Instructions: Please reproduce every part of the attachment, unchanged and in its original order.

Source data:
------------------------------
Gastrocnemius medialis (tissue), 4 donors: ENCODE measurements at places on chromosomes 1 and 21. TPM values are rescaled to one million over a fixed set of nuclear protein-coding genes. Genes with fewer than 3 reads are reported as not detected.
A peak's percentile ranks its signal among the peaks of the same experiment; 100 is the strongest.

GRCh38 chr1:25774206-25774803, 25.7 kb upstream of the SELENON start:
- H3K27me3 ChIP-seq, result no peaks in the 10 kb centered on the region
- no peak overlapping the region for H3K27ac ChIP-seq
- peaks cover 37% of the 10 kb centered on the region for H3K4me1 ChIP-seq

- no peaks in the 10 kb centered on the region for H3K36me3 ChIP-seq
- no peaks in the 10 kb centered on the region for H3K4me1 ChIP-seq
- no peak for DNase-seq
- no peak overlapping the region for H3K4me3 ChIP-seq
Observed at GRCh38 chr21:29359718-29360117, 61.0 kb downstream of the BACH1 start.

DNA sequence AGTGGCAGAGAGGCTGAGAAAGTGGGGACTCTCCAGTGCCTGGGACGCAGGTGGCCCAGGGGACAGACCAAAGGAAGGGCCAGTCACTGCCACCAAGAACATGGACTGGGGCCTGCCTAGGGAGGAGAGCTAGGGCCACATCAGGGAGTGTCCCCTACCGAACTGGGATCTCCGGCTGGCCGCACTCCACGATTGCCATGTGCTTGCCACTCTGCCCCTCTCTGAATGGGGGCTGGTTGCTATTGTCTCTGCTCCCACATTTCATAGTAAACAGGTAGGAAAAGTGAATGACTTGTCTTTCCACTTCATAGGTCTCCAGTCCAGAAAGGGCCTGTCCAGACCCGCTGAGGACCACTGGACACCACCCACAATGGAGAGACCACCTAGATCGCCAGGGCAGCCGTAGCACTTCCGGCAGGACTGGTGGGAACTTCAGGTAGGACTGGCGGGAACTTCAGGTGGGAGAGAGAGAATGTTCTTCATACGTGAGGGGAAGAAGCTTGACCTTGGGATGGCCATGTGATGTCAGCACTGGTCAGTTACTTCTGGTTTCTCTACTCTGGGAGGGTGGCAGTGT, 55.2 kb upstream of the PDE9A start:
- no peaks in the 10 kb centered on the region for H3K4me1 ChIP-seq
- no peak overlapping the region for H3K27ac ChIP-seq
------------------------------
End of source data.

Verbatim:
Gastrocnemius medialis (tissue), 4 donors: ENCODE measurements at places on chromosomes 1 and 21. TPM values are rescaled to one million over a fixed set of nuclear protein-coding genes. Genes with fewer than 3 reads are reported as not detected.
A peak's percentile ranks its signal among the peaks of the same experiment; 100 is the strongest.

GRCh38 chr1:25774206-25774803, 25.7 kb upstream of the SELENON start:
- H3K27me3 ChIP-seq, result no peaks in the 10 kb centered on the region
- no peak overlapping the region for H3K27ac ChIP-seq
- peaks cover 37% of the 10 kb centered on the region for H3K4me1 ChIP-seq

- no peaks in the 10 kb centered on the region for H3K36me3 ChIP-seq
- no peaks in the 10 kb centered on the region for H3K4me1 ChIP-seq
- no peak for DNase-seq
- no peak overlapping the region for H3K4me3 ChIP-seq
Observed at GRCh38 chr21:29359718-29360117, 61.0 kb downstream of the BACH1 start.

DNA sequence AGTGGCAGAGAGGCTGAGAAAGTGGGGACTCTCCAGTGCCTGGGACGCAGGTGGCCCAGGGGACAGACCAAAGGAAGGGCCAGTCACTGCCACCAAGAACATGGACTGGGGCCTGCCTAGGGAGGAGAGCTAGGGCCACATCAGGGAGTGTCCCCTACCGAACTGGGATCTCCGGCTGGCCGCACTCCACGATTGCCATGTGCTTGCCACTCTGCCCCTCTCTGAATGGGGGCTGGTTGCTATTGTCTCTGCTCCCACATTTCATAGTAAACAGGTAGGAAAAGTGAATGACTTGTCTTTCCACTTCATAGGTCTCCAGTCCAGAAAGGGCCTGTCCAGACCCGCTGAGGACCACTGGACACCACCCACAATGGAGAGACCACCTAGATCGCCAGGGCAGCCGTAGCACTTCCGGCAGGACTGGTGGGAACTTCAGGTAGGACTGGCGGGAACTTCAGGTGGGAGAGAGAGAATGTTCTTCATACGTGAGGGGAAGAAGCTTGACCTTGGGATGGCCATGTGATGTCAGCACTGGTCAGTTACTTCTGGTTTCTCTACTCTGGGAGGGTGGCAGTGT, 55.2 kb upstream of the PDE9A start:
- no peaks in the 10 kb centered on the region for H3K4me1 ChIP-seq
- no peak overlapping the region for H3K27ac ChIP-seq